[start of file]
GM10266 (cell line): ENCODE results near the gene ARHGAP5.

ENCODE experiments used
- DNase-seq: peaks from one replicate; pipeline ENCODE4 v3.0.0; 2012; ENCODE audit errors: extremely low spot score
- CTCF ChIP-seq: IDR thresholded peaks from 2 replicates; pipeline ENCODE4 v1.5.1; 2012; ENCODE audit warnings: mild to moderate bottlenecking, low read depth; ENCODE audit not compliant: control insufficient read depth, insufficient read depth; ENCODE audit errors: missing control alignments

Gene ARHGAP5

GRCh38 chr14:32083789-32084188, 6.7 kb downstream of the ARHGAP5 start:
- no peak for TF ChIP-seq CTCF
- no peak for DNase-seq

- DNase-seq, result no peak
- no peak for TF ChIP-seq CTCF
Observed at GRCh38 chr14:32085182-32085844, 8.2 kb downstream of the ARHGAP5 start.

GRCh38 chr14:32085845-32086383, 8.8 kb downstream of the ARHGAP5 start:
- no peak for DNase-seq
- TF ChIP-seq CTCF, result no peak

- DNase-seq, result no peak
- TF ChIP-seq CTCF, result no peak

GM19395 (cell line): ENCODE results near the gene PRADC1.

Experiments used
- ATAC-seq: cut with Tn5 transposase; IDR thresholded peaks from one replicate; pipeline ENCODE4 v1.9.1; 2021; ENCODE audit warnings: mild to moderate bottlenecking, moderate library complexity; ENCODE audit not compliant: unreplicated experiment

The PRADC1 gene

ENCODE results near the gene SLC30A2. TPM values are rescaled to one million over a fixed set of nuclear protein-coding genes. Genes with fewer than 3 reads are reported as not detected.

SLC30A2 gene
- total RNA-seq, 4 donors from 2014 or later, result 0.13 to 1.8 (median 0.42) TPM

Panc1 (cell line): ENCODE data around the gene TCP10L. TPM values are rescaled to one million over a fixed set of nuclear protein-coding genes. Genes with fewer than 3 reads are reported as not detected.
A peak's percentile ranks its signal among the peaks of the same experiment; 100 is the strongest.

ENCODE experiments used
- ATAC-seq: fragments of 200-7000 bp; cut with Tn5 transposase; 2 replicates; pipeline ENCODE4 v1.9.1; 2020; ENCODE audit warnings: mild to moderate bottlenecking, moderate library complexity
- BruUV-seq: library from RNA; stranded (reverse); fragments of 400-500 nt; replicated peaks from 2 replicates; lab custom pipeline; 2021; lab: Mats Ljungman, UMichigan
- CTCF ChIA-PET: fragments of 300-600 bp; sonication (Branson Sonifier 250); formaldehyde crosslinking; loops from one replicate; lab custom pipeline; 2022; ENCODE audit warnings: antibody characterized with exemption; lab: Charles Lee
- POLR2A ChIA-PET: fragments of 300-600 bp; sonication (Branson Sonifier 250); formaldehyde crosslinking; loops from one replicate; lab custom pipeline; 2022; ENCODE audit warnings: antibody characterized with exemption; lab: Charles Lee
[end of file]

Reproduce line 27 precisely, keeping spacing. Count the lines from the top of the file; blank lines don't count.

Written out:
- ATAC-seq: fragments of 200-7000 bp; cut with Tn5 transposase; 2 replicates; pipeline ENCODE4 v1.9.1; 2020; ENCODE audit warnings: mild to moderate bottlenecking, moderate library complexity